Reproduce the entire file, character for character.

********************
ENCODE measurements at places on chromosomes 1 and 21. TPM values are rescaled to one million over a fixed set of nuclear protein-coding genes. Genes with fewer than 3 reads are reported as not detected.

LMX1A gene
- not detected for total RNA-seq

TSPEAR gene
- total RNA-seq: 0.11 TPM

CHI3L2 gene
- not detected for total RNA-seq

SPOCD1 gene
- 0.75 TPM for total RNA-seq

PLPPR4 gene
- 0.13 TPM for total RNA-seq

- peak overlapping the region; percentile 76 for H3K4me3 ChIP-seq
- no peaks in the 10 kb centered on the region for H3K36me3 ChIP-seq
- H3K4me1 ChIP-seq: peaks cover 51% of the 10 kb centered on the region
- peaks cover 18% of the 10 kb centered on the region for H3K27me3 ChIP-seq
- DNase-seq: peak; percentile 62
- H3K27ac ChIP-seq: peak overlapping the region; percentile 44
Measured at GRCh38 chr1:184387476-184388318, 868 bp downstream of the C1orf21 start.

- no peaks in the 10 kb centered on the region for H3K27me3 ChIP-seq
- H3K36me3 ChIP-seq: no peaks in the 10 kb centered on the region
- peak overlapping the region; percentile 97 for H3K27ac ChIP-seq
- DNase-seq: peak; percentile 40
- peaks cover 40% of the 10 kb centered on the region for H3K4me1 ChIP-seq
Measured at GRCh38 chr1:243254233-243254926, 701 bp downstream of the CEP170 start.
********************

ENCODE measurements at places on chromosomes 1 and 21. TPM values are rescaled to one million over a fixed set of nuclear protein-coding genes. Genes with fewer than 3 reads are reported as not detected.

LMX1A gene
- not detected for total RNA-seq

TSPEAR gene
- total RNA-seq: 0.11 TPM

CHI3L2 gene
- not detected for total RNA-seq

SPOCD1 gene
- 0.75 TPM for total RNA-seq

PLPPR4 gene
- 0.13 TPM for total RNA-seq

- peak overlapping the region; percentile 76 for H3K4me3 ChIP-seq
- no peaks in the 10 kb centered on the region for H3K36me3 ChIP-seq
- H3K4me1 ChIP-seq: peaks cover 51% of the 10 kb centered on the region
- peaks cover 18% of the 10 kb centered on the region for H3K27me3 ChIP-seq
- DNase-seq: peak; percentile 62
- H3K27ac ChIP-seq: peak overlapping the region; percentile 44
Measured at GRCh38 chr1:184387476-184388318, 868 bp downstream of the C1orf21 start.

- no peaks in the 10 kb centered on the region for H3K27me3 ChIP-seq
- H3K36me3 ChIP-seq: no peaks in the 10 kb centered on the region
- peak overlapping the region; percentile 97 for H3K27ac ChIP-seq
- DNase-seq: peak; percentile 40
- peaks cover 40% of the 10 kb centered on the region for H3K4me1 ChIP-seq
Measured at GRCh38 chr1:243254233-243254926, 701 bp downstream of the CEP170 start.